Attorney-at-Law

A DISTINCTION WITHOUT A DIFFERENCE

In Uncategorized on 10/28/2020 at 18:35

Did ex-Ch J Michael B (“Iron Mike”) Thornton stir some unnecessary silt in analyzing Van Bemmelen, when allowed that only three (count ’em, three) objections were available to a frustrated whistleblower? Ex-Ch J Iron Mike permitted challenges to the Ogden Sunseteers’ shotdowns only for incomplete record (whether so rendered negligently or intentionally), need for background information to see whether agency considered all relevant factors, and provided so abbreviated a record that judicial review is impossible. See my blogpost “Administering Supplements,” 8/27/20 for ex-Ch J Iron Mike’s take.

It seems summary J is inapposite for whistleblowing review. Summary J is fact-finding, not fact-deciding. But post Van Bemmelen, conflicting facts aren’t the point; only an adequate basis in the record is needed, whatever the variances between facts alleged by the parties.

That’s the point of departure for Judge Courtney D. (“CD”) Jones, when she unpacks Bobbi V Marvel, Docket No. 10452-19W, filed 10/28/20. The OS can’t even get Bobbi’s name right (Order, at p. 2, footnote 2).

But at the close of play, the SBSE evaluater decided that the amount at issue was too small to trigger an audit, despite some five (count ’em, five) years of target’s nonfiling. “As the record supports the WBO’s actions and there are no disputes of fact, the result of the case does not turn on which standard is applied.” Order, at p. 2.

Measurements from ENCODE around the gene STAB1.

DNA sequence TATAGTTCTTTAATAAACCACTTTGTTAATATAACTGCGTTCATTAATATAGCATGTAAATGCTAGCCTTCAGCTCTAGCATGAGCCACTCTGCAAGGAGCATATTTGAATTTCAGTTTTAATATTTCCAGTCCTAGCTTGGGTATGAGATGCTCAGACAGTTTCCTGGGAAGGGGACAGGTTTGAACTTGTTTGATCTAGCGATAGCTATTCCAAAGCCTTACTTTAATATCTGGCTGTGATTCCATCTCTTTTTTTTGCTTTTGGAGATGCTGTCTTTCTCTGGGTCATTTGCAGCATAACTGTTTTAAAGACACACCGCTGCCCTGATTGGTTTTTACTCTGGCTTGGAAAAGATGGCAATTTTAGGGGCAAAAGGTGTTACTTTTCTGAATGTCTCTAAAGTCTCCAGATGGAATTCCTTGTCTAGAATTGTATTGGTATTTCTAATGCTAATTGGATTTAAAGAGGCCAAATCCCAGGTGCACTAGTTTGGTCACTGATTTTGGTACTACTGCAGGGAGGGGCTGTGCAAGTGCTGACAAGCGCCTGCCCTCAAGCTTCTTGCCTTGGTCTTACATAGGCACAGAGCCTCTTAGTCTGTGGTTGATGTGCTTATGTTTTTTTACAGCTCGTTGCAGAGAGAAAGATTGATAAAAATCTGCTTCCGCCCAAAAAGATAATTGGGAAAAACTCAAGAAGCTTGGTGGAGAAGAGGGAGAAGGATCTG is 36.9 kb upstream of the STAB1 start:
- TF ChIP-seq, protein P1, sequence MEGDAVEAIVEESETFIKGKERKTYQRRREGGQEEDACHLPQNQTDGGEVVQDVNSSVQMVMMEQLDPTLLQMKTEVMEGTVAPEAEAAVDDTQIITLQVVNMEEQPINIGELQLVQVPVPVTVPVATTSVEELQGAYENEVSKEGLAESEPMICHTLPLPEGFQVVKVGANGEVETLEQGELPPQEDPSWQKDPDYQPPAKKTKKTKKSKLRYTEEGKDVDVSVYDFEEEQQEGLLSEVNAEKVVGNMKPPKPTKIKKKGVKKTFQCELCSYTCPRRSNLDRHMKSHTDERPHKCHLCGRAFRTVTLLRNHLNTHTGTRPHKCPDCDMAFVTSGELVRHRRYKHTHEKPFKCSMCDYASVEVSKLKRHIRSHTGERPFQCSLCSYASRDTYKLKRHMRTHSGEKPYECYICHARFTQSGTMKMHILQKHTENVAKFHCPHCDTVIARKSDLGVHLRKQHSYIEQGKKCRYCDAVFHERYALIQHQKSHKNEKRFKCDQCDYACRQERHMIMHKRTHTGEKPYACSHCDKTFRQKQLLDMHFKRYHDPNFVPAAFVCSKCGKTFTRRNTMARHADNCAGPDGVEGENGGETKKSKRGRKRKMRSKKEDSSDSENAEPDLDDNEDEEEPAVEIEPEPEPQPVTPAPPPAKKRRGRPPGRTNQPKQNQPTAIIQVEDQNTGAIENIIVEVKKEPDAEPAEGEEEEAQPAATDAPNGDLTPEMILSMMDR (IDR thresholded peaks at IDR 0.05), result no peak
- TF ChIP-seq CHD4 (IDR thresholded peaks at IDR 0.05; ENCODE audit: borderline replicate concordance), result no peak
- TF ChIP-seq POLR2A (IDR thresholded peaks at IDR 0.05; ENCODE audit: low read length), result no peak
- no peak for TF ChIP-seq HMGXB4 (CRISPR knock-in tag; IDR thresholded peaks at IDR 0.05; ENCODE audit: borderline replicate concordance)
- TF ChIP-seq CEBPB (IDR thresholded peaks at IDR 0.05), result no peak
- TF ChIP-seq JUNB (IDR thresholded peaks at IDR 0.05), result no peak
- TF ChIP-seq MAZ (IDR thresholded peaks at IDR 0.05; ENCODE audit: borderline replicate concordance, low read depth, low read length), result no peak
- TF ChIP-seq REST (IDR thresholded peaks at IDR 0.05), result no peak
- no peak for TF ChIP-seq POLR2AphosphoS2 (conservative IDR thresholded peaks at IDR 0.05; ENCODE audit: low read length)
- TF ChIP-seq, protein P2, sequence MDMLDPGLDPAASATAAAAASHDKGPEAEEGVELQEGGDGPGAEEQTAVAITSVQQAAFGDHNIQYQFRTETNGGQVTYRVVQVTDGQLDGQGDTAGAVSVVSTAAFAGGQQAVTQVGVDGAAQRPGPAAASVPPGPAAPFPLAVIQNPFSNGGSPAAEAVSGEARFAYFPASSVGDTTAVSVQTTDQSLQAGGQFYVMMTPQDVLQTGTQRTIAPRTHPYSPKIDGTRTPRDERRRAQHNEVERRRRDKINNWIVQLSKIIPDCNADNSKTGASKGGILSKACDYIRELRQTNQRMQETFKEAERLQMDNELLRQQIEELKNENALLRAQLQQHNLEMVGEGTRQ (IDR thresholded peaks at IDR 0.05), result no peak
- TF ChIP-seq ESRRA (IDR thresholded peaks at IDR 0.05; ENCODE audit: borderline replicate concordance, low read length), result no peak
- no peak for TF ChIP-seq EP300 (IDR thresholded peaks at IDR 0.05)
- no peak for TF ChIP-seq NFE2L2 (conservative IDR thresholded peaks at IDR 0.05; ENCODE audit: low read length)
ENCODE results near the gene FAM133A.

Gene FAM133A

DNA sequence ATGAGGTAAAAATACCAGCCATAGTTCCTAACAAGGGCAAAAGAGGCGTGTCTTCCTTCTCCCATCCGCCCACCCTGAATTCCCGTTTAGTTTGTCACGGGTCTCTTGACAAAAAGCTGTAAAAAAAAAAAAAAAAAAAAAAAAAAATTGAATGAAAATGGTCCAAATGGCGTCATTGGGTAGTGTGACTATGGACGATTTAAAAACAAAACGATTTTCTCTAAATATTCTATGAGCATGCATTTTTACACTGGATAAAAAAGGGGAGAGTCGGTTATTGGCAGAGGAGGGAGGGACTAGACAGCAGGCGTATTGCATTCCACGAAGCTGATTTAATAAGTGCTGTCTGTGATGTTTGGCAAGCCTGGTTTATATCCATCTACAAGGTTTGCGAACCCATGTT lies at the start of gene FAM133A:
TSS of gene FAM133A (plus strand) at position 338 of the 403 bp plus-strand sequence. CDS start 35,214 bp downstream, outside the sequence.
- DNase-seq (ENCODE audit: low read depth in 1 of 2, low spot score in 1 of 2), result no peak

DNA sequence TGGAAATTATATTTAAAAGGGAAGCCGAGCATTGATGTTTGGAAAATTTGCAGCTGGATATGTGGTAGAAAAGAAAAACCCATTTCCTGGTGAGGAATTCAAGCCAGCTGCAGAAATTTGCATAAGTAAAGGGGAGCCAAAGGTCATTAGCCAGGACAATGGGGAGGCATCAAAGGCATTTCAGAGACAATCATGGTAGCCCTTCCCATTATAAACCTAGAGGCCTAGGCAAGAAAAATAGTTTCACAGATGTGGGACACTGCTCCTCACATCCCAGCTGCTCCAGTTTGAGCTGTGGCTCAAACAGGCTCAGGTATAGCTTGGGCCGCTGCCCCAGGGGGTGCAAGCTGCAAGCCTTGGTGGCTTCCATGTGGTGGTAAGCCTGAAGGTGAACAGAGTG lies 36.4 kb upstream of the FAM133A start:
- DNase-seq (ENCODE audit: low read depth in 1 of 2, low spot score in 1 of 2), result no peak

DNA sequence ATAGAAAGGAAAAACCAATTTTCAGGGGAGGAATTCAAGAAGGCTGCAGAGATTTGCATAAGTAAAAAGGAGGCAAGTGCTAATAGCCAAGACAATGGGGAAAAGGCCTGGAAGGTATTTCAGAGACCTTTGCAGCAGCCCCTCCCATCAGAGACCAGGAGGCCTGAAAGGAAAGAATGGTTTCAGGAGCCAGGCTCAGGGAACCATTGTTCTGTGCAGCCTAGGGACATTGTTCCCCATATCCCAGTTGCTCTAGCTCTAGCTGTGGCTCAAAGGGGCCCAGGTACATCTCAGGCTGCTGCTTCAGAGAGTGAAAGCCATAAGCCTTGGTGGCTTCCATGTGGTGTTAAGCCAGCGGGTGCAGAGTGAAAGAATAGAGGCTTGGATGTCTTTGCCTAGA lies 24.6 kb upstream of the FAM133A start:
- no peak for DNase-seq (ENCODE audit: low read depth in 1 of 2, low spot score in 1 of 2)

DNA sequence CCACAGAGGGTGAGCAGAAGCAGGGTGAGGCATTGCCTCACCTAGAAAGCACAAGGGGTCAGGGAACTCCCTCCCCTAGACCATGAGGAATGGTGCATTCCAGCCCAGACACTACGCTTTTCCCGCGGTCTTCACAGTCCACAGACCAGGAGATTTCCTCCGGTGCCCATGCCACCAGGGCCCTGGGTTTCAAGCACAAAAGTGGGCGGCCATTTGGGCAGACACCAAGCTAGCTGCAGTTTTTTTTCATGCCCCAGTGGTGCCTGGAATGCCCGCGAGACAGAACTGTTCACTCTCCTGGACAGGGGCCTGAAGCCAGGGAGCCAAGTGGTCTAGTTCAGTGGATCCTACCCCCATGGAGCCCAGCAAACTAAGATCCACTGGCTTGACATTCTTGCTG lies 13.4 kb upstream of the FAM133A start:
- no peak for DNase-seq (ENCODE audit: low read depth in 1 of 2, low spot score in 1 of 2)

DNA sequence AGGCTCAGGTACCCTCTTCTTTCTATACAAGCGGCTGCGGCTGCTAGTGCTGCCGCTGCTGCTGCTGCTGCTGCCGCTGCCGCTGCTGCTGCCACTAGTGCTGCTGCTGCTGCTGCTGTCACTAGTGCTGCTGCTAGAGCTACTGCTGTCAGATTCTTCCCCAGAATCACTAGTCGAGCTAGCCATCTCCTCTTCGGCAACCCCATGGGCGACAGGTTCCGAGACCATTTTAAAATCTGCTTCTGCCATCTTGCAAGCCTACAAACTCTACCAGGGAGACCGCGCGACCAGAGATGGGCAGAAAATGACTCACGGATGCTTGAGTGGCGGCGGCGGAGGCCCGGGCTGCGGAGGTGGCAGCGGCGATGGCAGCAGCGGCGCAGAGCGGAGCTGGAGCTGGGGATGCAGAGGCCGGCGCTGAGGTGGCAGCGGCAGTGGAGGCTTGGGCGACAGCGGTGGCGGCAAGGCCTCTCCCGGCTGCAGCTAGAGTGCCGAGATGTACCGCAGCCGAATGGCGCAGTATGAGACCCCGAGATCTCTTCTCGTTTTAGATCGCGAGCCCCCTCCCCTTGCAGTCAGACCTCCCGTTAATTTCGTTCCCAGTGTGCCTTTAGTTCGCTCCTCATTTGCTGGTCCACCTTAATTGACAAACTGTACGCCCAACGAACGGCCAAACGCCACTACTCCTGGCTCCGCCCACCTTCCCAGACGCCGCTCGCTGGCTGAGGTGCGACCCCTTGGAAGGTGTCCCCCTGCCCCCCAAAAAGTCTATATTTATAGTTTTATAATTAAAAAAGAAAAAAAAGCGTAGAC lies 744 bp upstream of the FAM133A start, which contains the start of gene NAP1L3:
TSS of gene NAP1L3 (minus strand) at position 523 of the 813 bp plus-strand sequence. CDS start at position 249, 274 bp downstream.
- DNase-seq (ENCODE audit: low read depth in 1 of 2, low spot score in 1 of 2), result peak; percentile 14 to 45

“We review the WBO’s determination for abuse of discretion, and the scope of our review is generally limited to the administrative record. We will decide if the WBO’s actions were arbitrary, capricious, or without sound basis in fact or law.

“But we do not oversee the IRS’s audit and collection activity. Consequently, ‘we do not review the IRS’s decision whether to audit a target in response to a whistleblower’s claim and * * * we have no authority to require the IRS to explain a decision not to audit.’ To the extent that denial of petitioner’s claim encompassed a decision not to audit, we do not review that decision.” Order, at pp. 2-3 (Citations omitted, but expect to see them often cited).

The SBSE checked out what Bobbi provided for the relevant years, and decided it was too small to pursue.

That’s enough for Judge CD. She understands Bobbi’s frustration, but pore l’il ole Tax Court can’t order IRS to audit anybody.

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